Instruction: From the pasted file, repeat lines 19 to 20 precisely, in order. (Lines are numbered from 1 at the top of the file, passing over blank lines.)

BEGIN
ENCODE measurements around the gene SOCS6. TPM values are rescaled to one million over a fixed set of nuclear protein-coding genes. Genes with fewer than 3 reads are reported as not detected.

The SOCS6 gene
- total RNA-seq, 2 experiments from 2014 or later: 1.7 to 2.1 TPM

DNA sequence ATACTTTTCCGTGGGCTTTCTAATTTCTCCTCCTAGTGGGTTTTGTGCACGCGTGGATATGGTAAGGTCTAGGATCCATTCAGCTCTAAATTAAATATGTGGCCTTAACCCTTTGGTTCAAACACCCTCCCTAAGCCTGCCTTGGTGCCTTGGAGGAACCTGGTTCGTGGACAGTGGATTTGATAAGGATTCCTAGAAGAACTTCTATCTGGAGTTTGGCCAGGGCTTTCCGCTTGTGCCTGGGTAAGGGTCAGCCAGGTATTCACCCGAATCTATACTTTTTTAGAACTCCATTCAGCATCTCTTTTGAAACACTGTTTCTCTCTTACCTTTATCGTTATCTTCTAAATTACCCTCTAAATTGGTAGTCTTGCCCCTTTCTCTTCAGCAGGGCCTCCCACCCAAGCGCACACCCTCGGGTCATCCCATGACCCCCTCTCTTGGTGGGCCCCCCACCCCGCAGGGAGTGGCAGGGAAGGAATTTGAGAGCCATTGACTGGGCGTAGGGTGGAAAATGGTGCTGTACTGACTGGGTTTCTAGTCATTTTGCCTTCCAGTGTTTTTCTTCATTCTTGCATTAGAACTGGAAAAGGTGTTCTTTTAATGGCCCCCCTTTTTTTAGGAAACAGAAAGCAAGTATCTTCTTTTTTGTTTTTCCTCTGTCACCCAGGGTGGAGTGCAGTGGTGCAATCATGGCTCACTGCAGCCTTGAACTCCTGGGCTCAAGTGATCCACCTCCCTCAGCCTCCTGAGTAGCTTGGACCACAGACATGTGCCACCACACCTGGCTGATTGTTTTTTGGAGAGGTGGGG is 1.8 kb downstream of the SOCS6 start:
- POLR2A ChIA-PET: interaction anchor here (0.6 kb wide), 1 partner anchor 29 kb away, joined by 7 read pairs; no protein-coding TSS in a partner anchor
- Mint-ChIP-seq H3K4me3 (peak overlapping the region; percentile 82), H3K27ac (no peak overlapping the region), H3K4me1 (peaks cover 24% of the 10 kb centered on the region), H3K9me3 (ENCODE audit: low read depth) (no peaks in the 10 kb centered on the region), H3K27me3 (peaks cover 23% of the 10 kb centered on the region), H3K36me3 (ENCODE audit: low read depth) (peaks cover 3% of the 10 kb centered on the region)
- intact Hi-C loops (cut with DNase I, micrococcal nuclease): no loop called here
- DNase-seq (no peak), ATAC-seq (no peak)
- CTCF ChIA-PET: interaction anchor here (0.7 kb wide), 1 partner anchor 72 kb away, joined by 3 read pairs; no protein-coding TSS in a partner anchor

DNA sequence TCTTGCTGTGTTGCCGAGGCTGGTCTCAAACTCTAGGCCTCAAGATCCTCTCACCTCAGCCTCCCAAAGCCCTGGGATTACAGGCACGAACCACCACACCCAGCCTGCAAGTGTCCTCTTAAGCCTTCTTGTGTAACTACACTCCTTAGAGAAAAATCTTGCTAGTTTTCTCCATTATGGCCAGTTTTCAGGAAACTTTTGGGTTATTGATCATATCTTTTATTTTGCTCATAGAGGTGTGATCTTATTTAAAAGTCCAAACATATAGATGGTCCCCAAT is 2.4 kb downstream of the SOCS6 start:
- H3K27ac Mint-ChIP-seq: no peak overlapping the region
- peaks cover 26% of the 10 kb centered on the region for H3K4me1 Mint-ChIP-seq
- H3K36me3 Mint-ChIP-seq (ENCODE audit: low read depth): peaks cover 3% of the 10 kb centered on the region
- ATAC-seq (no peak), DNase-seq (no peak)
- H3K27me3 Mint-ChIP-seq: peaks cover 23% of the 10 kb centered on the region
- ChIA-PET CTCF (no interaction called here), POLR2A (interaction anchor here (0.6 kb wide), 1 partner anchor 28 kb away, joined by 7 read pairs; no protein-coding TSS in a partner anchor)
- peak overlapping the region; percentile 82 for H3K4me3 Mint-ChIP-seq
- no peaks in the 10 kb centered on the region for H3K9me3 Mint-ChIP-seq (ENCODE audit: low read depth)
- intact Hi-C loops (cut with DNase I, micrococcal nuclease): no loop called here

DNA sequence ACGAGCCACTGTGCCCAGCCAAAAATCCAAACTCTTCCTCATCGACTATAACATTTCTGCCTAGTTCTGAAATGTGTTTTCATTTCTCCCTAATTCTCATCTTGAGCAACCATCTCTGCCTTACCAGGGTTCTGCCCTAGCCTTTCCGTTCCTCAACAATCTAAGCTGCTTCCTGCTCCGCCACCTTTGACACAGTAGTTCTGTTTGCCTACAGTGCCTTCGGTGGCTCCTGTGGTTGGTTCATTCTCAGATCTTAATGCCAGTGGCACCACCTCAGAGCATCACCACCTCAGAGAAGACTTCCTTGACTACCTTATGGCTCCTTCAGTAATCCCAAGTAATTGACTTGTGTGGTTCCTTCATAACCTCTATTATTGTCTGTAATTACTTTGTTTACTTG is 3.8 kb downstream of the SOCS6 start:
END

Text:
- intact Hi-C loops (cut with DNase I, micrococcal nuclease): no loop called here

DNA sequence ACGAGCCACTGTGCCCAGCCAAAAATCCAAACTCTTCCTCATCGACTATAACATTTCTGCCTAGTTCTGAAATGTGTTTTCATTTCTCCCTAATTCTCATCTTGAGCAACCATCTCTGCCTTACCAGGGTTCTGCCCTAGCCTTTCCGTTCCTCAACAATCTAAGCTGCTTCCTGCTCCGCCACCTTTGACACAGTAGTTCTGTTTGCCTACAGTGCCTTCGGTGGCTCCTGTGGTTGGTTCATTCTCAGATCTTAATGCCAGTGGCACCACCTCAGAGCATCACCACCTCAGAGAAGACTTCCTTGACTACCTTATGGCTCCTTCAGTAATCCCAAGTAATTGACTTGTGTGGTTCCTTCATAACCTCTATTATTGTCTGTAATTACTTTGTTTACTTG is 3.8 kb downstream of the SOCS6 start: